Tim O’Brien gives a very detailed and intense description of his time fighting in Vietnam during their war with America. O’Brien describes certain objects or events in his novels that can come only from memory not imagination. Tim O’Brien uses the rhetoric device of imagery to add a deeper truth to his novel and immerse the reader in the horrors of the
In the book The Things They Carried by Tim O’Brien, the soldiers have to carry a lot of things physically and mentally. One of the biggest things the soldiers have to carry is conflict, but not just between other people, inside of themselves as well. In the book The Things They Carried by Tim O’Brien the author has an internal conflict of whether to go fight in the war in Vietnam or to run away to Canada which he tells through the story “On the Rainy River.”
War can have a profound effect on soldiers who have witnessed the atrocities that occur on the battlefield. Death becomes a part of their everyday life, however; it is the reaction to this and the coping mechanisms that soldiers use that defines true self from that of the field. This essay will examine Tim O’Brien’s short stories “The Things They Carried” and “How to Tell a True War Story” in order to show how the soldiers dealt with death through their responses and attitudes.
We as humans find conflict to be rash and futile, but to the soldiers that fight for our freedom, it is an honor and a privilege, but it is dreadful nonetheless. We are going to be discussing Tim O'Brien's intentions in writing the short story “Where Have You Gone Charming Billy.” It is my understanding that he wrote the story to tell us about war as it is hard to imagine its entirety and that war takes lives. Finally, I believe that he wants us to see how dangerous and terrifying war really is. So let’s explore this complication.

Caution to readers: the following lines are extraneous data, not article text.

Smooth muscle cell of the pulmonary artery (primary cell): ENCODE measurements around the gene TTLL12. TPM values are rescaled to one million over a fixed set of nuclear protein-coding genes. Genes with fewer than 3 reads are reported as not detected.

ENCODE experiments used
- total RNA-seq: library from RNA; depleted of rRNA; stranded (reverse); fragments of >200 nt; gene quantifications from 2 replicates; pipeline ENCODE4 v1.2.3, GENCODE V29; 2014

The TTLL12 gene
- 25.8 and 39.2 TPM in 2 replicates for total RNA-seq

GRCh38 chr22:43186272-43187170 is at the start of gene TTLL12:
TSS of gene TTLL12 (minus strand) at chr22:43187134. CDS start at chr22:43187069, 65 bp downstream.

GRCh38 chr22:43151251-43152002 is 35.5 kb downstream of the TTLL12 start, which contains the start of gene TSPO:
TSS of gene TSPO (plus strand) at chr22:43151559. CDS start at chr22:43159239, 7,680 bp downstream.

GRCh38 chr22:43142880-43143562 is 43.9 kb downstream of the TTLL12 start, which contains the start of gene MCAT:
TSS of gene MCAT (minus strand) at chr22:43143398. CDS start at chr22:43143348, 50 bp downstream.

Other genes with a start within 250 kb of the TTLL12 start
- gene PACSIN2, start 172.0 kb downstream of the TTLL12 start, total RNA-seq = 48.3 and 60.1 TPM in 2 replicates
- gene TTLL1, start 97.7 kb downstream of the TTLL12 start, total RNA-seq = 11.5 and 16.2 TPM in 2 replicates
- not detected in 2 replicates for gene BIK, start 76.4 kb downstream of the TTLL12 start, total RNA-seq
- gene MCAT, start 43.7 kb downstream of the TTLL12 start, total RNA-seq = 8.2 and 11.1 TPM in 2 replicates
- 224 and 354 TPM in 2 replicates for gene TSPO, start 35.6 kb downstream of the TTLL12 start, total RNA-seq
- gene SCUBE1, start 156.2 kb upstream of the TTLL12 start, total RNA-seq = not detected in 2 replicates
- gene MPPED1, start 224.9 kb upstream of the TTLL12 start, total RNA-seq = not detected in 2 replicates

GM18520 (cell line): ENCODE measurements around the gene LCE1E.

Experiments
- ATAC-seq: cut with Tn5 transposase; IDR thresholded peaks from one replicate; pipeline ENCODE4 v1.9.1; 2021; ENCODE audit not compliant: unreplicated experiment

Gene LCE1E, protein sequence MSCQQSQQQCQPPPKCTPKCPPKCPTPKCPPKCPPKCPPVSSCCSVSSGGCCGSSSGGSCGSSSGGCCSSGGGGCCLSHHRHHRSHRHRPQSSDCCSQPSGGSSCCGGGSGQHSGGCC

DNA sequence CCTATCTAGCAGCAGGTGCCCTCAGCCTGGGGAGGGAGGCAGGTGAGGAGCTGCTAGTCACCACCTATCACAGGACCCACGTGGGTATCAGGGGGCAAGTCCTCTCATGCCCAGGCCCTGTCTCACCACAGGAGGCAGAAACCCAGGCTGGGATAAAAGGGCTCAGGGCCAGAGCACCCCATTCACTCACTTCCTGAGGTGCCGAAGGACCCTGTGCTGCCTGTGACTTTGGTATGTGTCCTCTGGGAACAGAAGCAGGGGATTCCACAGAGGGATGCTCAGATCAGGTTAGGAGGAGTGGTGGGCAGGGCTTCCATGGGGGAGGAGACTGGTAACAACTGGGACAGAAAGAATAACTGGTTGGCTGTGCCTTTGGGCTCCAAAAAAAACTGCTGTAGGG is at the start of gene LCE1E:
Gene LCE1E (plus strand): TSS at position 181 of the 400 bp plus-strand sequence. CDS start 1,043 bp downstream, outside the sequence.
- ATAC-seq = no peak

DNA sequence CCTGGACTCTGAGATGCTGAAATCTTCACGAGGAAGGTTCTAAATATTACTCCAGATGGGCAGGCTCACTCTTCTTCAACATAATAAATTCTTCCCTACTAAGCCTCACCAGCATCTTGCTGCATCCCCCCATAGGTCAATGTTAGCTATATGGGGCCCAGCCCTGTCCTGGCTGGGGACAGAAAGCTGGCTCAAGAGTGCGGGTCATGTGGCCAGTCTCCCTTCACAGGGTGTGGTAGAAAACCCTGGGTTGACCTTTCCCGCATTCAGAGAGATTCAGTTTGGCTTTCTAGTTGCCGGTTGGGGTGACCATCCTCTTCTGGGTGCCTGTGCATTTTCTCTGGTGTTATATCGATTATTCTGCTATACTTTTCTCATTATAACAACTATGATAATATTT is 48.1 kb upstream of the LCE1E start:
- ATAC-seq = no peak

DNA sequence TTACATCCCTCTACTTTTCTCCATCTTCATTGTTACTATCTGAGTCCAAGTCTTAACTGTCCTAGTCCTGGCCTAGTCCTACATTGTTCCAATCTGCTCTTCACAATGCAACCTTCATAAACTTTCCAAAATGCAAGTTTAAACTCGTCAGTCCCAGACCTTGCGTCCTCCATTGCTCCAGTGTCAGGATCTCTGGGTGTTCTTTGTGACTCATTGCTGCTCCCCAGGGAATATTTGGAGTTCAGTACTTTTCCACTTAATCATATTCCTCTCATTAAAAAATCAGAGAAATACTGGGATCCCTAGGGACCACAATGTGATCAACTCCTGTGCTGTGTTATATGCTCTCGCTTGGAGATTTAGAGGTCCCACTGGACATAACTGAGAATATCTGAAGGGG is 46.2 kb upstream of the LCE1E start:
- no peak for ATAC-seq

Readers, especially those reading historical fiction, always crave to find believable stories and realistic characters. Tim O’Brien gives them this in “The Things They Carried.” Like war, people and their stories are often complex. This novel is a collection stories that include these complex characters and their in depth stories, both of which are essential when telling stories of the Vietnam War. Using techniques common to postmodern writers, literary techniques, and a collection of emotional truths, O’Brien helps readers understand a wide perspective from the war, which ultimately makes the fictional stories he tells more believable.
In Tim O’Brien’s The Things They Carried, the author retells the chilling, and oftentimes gruesome, experiences of the Vietnam war. He utilizes many anecdotes and other rhetorical devices in his stories to paint the image of what war is really like to people who have never experienced it. In the short stories “Spin,” “The Man I Killed,” and “ ,” O’Brien gives reader the perfect understanding of the Vietnam by placing them directly into the war itself.
The Things They Carried is a novel written by Tim O'Brien which follows the daily thoughts, actions, and moments of a company serving in the Vietnam War. The meaning of this work was to depict the gruesome images and effects of war as well as the toll it can take on people. This is executed by utilizing morally ambiguous characters, which are characters whose behavior discourages readers from identifying them as purely evi or purely good. Many characters in the book are morally ambiguous, but one, an unnamed vietcong soldier who was killed in the novel stands out the most.
This chapter “The Ghost Soldiers”, showed us how Tim O’Brien and the other soldiers were dealing with the war both physically and psychologically. It also shows us how the Tim O'Brien behaved and felt when he was shot, wounded and had a bacteria infection on his butt and how the war changed the way he thought, and viewed the other soldiers around him.
Unless you have been in war or have read The Things They Carried, you can't fully